By Teresa Monaco
Betty Lou “Blu” Cava was a hard-working mother, singer, and an American original. Known for her Billie Holiday-esque vocals (though she had her own distinctive style), Cava performed in numerous San Diego hot spots like the Hideaway Club, Mission Valley Inn, and Guys and Dolls through the 50s, 60s, 70s, and 80s. Blu’s passion for music was paralleled only by her drive to succeed and make a better life for her son, Jeffrey Cava. To honor his mother’s memory, Jeffrey Cava (SDSU alumnus) has generously gifted the SDSU School of Music and Dance an endowed scholarship for vocal majors in Blu’s name.
Living in two worlds
Jeffrey Cava uses the words “hard-working” and “driven” frequently when describing his mother. She worked two full-time jobs—five days a week as a program secretary at a local radio station and six nights a week performing at the now historic, Hideaway Club, in Hillcrest. “She was a very unique individual in that she lived in two different worlds, but never changed who she was. She stayed away from the culture of “sex, drugs, and rock and roll” while still engaging in the art and passion of the music. She created the highest benchmarks and strongest value structures for me,” Cava explains.
Blu was also a trailblazer, and what some might consider an original feminist, according to Cava. Cava explains how Blu would boldly approach band leaders with her repertoire list in-hand—if her song list aligned with theirs, it was a good fit, and that’s how she got her gigs. “She chose her own booking agent at 20 years old—she was the real deal. Necessity is the mother of invention, hard work, and drive. She was certainly a role model for that,” says Cava.
High expectations and unconditional love
As though two full-time careers weren’t enough to keep Blu busy, she raised her son Jeffrey on her own. When asked about his relationship with his mother, Cava says “No matter who your mother is, she’s always a strong mother figure. She gave me her unconditional love and never once let me down.” He continues on to describe her straightforwardness—if they didn’t have money for something, she would tell him—and her willingness to make sacrifices for their family. “As I got older, I came to respect her so deeply. She was all I had and she never let me down,” Cava says.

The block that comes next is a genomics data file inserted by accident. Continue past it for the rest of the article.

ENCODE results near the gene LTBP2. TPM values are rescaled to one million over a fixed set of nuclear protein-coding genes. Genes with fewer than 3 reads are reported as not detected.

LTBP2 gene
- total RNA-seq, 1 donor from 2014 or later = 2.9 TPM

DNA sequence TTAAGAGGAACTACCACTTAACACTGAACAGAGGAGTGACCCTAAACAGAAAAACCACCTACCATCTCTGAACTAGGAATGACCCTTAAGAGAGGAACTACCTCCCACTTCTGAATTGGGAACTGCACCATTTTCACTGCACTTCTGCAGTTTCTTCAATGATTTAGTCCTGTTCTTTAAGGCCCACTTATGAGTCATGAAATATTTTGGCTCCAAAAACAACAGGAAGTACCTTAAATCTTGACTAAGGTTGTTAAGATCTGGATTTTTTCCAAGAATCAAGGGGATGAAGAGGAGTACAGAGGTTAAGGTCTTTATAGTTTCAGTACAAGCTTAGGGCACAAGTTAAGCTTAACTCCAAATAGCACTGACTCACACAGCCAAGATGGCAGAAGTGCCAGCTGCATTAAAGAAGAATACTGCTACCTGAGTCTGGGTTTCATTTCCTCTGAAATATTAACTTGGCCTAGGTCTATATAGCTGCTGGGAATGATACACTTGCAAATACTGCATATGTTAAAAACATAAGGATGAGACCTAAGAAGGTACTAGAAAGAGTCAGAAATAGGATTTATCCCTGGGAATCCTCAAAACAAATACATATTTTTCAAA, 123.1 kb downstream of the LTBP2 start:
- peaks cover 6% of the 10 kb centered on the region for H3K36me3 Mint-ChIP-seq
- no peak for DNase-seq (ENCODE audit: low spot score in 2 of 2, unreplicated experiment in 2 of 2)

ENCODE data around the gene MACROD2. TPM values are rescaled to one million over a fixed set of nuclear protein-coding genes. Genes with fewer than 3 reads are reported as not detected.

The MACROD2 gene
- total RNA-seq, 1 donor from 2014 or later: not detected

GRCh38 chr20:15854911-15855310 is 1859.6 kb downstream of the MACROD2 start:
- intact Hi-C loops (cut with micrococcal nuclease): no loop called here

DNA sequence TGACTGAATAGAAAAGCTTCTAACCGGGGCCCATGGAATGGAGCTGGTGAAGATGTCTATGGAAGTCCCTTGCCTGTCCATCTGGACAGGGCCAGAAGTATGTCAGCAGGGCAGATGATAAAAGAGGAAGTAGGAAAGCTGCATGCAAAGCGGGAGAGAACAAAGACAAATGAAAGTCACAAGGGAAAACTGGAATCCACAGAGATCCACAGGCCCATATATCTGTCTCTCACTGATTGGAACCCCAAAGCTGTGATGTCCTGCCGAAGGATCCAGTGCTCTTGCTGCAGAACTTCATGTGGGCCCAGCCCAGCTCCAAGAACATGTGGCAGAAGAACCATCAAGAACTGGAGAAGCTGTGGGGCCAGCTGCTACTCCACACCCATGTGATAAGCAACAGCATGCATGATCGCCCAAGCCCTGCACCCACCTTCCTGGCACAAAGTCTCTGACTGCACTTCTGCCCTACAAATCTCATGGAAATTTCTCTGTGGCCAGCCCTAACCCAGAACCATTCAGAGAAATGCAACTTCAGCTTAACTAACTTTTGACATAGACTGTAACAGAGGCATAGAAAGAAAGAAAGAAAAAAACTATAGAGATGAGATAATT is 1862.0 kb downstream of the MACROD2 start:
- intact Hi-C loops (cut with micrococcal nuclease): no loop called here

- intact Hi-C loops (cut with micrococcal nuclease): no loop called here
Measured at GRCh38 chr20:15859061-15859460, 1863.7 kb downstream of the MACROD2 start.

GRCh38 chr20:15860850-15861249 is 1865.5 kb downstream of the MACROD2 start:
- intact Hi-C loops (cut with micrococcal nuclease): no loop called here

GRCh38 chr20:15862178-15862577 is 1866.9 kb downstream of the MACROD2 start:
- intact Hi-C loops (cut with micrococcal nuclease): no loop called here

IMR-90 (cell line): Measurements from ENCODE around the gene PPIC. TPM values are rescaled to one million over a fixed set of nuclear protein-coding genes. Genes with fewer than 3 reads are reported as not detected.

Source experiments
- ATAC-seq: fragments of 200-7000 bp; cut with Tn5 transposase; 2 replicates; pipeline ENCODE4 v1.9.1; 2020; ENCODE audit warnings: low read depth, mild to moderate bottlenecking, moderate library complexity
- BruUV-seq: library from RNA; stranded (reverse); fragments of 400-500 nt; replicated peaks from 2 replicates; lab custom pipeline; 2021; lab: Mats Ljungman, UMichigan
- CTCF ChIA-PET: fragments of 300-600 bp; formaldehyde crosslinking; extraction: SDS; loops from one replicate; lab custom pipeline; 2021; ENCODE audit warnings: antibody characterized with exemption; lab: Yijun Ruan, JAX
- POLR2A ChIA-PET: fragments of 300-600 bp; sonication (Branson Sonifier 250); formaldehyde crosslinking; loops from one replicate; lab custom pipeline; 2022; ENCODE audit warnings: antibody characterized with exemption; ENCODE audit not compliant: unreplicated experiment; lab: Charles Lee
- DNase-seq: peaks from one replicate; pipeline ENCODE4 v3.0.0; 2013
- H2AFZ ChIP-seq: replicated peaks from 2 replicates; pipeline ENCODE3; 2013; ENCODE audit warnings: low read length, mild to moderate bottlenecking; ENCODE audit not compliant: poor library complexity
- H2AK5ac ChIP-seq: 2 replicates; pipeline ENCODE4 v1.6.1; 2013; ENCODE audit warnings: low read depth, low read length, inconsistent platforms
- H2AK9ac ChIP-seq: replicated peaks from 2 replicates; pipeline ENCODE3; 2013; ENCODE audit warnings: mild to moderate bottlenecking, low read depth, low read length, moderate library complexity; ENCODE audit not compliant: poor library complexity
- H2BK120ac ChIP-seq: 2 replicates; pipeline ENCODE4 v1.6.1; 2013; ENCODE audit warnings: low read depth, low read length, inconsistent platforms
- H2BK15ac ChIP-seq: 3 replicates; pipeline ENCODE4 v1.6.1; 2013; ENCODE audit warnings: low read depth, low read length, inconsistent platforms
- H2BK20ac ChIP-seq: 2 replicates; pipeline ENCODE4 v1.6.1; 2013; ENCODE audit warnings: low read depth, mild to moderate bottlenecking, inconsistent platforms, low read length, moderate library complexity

When asked how his mother’s music influenced him, Cava replies “I think that’s where she was torn. She bought me my first guitar when I was 10, but she didn’t make music an ultimate goal for me. I think she preferred what I did—pursue a more traditional executive role in business. Education was always at the forefront.”
Jeffrey Cava is also a published and award-winning singer/songwriter, in addition to his career with Starwood Hotels. “Music was always a fickle lover for her. Although she couldn’t leave it, it never played fair with her. She always encouraged my love of music—I sang in choir through high school—but she was demanding of my academic performance,” Cava explains.
Betty Lou “Blu” Cava gave so much to the world—her incredible singing voice, her determination to succeed in a time where women were underestimated, and her unfaltering love as mother to her son Jeffrey. “When mom passed, I was trying to think of what I could do, and what was the right thing to do. It needed to be something that would live on in perpetuity,” says Cava. The Blu Cava Endowed Scholarship will fund talented vocalists in the School of Music and Dance. When asked how Blu would have felt about this gift being made in her name, Cava responds “She’d be thrilled that hardworking, dedicated students who want to be professionals have some support in her name, but she’d also be one of the fiercest critics of their performance. It doesn’t matter how good you are, you still need to work hard.”
If interested in contributing to the Blu Cava Memorial Scholarship Fund, visit: campaign.sdsu.edu/BluCava
The content within this article has been edited by Lizbeth Persons.News List